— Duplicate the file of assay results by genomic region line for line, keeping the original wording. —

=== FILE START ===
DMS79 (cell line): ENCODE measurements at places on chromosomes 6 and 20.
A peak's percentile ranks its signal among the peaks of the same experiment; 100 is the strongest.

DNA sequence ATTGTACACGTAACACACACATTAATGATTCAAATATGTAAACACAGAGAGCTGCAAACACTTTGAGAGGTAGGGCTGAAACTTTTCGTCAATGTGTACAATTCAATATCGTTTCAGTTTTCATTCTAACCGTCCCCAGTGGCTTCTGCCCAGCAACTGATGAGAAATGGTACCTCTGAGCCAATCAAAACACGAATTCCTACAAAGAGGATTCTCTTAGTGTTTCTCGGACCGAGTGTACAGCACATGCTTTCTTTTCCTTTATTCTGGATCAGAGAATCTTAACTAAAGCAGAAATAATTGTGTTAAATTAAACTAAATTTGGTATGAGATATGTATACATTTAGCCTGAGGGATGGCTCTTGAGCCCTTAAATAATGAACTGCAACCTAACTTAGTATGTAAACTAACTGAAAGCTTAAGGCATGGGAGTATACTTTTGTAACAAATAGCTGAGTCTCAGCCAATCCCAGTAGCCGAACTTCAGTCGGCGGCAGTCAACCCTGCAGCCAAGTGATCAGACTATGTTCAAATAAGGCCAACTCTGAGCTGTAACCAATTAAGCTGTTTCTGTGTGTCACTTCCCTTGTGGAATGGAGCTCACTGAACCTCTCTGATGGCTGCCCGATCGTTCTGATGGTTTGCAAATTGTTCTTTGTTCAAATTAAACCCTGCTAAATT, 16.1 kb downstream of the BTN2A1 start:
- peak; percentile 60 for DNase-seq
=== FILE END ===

DMS79 (cell line): ENCODE measurements at places on chromosomes 6 and 20.
A peak's percentile ranks its signal among the peaks of the same experiment; 100 is the strongest.

DNA sequence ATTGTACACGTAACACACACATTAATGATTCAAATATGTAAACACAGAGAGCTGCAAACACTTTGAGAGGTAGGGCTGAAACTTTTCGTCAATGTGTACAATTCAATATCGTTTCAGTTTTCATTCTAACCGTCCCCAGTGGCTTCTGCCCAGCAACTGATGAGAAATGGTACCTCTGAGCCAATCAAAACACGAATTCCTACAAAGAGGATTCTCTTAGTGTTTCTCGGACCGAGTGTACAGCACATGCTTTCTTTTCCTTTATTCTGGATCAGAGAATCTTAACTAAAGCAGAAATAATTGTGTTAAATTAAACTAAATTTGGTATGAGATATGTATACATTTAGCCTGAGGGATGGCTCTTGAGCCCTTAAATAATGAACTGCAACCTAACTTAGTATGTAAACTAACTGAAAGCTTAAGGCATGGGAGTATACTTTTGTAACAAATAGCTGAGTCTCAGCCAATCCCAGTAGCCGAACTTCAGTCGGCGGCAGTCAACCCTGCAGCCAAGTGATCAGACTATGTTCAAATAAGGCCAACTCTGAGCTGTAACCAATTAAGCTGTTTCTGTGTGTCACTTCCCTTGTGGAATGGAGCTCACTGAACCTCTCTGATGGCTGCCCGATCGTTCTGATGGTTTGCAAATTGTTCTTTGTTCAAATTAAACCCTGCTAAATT, 16.1 kb downstream of the BTN2A1 start:
- peak; percentile 60 for DNase-seq